In early 1872 she was again invited to participate more formally in the administration of Girton, which she now accepted, and she joined the building subcommittee. The project, seen as daring and even scandalous, benefited from her social position; Lady Stanley considered "social position, good sense and power of governing and conciliating" necessary for the mistress of the college. She donated both money and time to Girton, standing in as its mistress during the illness of Annie Austin, and providing £1,000 for the establishment of its first library, which was built in 1884 and called the Stanley Library. One of the few executive committee members who dared confront Davies, Lady Stanley vehemently opposed the construction of a chapel, and instead favoured improving staff salaries and equipment.[2] In 1888, she helped found Sydenham High Junior and Senior Schools with Maria Grey, Mary Gurney and Emily Shirreff.[citation needed]

Politics and character[edit]

The Baroness Stanley of Alderley had great influence in social and political circles. While he was Patronage Secretary, Edward Stanley was described by Lord Palmerston as "joint whip with Mrs Stanley". She fell out with Prime Minister William Ewart Gladstone over the issue of home rule and became closely associated with Women's Liberal Unionist Association.[2] Along with Lady Randolph Churchill and the fellow female education campaigner Lady Frederick Cavendish, among others, she was a signatory of an appeal against female suffrage in June 1889.[7]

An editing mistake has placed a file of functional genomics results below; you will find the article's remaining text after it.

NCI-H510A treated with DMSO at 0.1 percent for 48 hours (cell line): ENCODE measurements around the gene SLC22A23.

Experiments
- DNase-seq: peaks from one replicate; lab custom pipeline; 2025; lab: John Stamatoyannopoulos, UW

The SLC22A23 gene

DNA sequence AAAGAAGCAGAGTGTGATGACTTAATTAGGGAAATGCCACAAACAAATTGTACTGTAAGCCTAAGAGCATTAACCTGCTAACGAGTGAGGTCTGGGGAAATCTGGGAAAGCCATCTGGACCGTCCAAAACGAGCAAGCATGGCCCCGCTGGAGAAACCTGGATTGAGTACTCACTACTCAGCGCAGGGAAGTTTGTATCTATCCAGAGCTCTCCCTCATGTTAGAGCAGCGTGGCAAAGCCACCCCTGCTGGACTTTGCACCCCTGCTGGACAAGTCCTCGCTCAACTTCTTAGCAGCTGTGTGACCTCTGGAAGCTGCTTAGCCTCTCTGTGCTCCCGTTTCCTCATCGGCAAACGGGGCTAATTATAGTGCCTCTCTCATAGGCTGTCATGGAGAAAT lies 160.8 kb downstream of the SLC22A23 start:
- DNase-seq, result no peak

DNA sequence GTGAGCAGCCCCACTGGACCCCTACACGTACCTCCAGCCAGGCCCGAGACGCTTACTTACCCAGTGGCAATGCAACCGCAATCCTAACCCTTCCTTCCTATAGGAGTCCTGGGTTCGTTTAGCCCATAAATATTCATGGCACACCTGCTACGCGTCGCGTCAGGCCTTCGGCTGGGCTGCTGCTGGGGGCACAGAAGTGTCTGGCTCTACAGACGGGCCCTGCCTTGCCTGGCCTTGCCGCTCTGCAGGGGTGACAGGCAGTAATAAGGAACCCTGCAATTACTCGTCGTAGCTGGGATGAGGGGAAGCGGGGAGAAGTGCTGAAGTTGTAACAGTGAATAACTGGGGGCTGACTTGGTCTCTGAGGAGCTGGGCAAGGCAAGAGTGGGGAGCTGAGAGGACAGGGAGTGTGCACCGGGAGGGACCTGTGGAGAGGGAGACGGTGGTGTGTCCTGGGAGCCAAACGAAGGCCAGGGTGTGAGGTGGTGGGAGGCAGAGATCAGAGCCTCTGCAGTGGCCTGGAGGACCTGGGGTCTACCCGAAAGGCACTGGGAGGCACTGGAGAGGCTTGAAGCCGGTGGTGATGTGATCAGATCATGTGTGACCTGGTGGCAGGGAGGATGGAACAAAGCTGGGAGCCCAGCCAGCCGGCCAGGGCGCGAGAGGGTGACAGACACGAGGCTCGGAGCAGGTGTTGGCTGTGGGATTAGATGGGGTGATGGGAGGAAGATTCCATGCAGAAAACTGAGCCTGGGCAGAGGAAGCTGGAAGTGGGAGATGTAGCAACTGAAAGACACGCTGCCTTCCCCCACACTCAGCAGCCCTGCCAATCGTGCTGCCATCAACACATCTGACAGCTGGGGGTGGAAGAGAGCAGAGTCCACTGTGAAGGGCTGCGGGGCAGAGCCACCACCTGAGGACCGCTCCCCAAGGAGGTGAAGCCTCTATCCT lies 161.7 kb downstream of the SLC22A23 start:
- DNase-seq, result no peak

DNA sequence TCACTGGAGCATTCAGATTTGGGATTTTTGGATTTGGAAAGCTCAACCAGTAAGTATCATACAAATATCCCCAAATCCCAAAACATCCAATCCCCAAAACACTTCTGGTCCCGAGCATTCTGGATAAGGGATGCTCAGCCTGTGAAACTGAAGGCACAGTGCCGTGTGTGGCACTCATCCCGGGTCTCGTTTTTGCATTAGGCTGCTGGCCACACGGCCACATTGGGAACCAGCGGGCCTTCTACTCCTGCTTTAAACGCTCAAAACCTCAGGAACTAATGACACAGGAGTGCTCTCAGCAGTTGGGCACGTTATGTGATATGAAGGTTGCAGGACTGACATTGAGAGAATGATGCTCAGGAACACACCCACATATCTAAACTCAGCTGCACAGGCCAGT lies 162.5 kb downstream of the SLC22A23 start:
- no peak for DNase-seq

Bertrand Russell, her grandson, feared her ridicule and described her as "an eighteenth century type, rationalistic and unimaginative, keen on enlightenment, and contemptuous of Victorian goody-goody priggery". "Grandmama Stanley at Dover Street", according to Russell, "had a considerable contempt for everything that she regarded as silly".[8][9] She died at her home in Dover Street, which she had shared with her unmarried daughter Maude.[2]